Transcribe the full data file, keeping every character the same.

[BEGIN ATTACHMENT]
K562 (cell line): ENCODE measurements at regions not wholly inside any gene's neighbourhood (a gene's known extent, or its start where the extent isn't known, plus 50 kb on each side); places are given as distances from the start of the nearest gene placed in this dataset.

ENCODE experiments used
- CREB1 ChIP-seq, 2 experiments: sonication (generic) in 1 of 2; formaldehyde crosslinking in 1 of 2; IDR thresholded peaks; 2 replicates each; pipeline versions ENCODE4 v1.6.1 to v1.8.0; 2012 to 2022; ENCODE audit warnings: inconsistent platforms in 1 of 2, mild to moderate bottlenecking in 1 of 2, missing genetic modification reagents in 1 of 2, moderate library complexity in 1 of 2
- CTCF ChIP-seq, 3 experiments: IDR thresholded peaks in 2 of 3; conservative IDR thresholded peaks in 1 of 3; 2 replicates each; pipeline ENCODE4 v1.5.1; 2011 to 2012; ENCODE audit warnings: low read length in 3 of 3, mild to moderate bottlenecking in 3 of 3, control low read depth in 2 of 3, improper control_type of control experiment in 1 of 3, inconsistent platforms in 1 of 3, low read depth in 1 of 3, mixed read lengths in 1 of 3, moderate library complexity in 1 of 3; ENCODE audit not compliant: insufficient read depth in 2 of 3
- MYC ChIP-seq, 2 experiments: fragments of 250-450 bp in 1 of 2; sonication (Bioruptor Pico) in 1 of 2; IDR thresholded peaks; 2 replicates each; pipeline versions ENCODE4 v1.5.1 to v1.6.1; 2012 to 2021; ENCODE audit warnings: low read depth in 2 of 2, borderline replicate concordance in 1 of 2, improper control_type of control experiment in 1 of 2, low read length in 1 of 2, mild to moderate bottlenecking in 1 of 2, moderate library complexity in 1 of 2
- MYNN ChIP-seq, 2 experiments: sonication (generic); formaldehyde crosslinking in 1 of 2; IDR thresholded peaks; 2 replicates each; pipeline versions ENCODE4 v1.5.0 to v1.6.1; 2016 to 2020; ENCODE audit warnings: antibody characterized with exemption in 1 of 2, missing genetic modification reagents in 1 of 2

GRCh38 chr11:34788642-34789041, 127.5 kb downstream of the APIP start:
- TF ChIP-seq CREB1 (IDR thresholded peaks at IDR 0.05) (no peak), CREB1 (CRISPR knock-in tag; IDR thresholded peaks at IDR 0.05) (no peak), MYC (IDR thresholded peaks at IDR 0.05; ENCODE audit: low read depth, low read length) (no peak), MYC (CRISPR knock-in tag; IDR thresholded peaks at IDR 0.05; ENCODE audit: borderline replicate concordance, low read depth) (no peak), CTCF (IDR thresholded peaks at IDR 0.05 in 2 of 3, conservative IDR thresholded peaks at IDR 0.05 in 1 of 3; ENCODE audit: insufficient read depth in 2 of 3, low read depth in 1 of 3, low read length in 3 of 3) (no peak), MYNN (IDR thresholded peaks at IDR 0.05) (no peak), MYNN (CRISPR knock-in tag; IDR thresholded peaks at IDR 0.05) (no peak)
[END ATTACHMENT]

K562 (cell line): ENCODE measurements at regions not wholly inside any gene's neighbourhood (a gene's known extent, or its start where the extent isn't known, plus 50 kb on each side); places are given as distances from the start of the nearest gene placed in this dataset.

ENCODE experiments used
- CREB1 ChIP-seq, 2 experiments: sonication (generic) in 1 of 2; formaldehyde crosslinking in 1 of 2; IDR thresholded peaks; 2 replicates each; pipeline versions ENCODE4 v1.6.1 to v1.8.0; 2012 to 2022; ENCODE audit warnings: inconsistent platforms in 1 of 2, mild to moderate bottlenecking in 1 of 2, missing genetic modification reagents in 1 of 2, moderate library complexity in 1 of 2
- CTCF ChIP-seq, 3 experiments: IDR thresholded peaks in 2 of 3; conservative IDR thresholded peaks in 1 of 3; 2 replicates each; pipeline ENCODE4 v1.5.1; 2011 to 2012; ENCODE audit warnings: low read length in 3 of 3, mild to moderate bottlenecking in 3 of 3, control low read depth in 2 of 3, improper control_type of control experiment in 1 of 3, inconsistent platforms in 1 of 3, low read depth in 1 of 3, mixed read lengths in 1 of 3, moderate library complexity in 1 of 3; ENCODE audit not compliant: insufficient read depth in 2 of 3
- MYC ChIP-seq, 2 experiments: fragments of 250-450 bp in 1 of 2; sonication (Bioruptor Pico) in 1 of 2; IDR thresholded peaks; 2 replicates each; pipeline versions ENCODE4 v1.5.1 to v1.6.1; 2012 to 2021; ENCODE audit warnings: low read depth in 2 of 2, borderline replicate concordance in 1 of 2, improper control_type of control experiment in 1 of 2, low read length in 1 of 2, mild to moderate bottlenecking in 1 of 2, moderate library complexity in 1 of 2
- MYNN ChIP-seq, 2 experiments: sonication (generic); formaldehyde crosslinking in 1 of 2; IDR thresholded peaks; 2 replicates each; pipeline versions ENCODE4 v1.5.0 to v1.6.1; 2016 to 2020; ENCODE audit warnings: antibody characterized with exemption in 1 of 2, missing genetic modification reagents in 1 of 2

GRCh38 chr11:34788642-34789041, 127.5 kb downstream of the APIP start:
- TF ChIP-seq CREB1 (IDR thresholded peaks at IDR 0.05) (no peak), CREB1 (CRISPR knock-in tag; IDR thresholded peaks at IDR 0.05) (no peak), MYC (IDR thresholded peaks at IDR 0.05; ENCODE audit: low read depth, low read length) (no peak), MYC (CRISPR knock-in tag; IDR thresholded peaks at IDR 0.05; ENCODE audit: borderline replicate concordance, low read depth) (no peak), CTCF (IDR thresholded peaks at IDR 0.05 in 2 of 3, conservative IDR thresholded peaks at IDR 0.05 in 1 of 3; ENCODE audit: insufficient read depth in 2 of 3, low read depth in 1 of 3, low read length in 3 of 3) (no peak), MYNN (IDR thresholded peaks at IDR 0.05) (no peak), MYNN (CRISPR knock-in tag; IDR thresholded peaks at IDR 0.05) (no peak)